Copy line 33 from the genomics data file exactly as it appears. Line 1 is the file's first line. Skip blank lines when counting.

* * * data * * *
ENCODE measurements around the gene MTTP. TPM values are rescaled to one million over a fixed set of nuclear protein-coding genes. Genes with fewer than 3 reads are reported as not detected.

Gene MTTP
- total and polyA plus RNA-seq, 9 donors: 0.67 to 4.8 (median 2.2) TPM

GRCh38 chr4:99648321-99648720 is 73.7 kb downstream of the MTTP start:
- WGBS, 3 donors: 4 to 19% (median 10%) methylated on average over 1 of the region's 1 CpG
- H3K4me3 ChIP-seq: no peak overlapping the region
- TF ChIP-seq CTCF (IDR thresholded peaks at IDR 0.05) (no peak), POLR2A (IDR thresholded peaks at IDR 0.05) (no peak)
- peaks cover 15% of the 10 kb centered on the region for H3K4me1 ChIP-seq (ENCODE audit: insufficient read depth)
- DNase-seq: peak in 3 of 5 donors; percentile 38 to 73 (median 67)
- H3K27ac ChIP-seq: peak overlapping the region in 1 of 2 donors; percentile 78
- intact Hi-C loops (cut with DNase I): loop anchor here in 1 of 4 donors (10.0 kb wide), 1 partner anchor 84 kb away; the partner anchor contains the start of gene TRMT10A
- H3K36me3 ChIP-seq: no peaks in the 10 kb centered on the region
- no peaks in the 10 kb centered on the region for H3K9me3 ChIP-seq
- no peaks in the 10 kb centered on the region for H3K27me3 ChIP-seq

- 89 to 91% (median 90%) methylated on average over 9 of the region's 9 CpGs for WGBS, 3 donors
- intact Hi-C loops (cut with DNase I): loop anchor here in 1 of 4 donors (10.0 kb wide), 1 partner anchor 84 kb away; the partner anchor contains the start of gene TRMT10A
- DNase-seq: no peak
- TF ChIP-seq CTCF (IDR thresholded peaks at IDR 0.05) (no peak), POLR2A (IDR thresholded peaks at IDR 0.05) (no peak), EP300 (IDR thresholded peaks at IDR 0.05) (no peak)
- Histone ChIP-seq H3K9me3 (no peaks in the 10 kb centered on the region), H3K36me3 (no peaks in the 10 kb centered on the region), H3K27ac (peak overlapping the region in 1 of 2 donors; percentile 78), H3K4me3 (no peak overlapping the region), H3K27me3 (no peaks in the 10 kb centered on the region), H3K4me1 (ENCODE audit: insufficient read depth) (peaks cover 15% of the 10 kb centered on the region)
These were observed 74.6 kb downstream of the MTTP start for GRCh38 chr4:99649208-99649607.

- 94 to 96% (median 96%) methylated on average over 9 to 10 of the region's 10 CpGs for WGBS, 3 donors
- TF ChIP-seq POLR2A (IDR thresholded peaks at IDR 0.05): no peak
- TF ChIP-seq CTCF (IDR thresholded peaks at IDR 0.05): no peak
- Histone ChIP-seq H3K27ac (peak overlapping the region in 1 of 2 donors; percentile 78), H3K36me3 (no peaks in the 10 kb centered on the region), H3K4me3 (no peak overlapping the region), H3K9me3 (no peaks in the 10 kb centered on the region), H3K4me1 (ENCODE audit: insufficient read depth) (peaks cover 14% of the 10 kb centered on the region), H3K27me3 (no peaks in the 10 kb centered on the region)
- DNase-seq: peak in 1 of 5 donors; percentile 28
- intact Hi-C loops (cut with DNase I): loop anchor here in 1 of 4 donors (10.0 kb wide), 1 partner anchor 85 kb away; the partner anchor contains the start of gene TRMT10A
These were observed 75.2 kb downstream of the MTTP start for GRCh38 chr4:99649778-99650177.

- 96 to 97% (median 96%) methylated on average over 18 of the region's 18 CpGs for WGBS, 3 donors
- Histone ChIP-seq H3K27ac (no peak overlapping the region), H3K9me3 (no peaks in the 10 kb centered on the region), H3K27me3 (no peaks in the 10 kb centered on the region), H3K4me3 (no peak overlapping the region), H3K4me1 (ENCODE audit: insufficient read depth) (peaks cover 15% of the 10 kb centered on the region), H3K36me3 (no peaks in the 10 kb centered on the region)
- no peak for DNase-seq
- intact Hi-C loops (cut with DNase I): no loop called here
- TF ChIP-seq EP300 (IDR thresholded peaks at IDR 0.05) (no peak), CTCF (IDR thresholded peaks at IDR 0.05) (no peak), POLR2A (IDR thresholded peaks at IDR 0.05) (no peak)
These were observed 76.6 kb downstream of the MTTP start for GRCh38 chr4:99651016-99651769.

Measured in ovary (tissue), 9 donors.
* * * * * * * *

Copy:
These were observed 76.6 kb downstream of the MTTP start for GRCh38 chr4:99651016-99651769.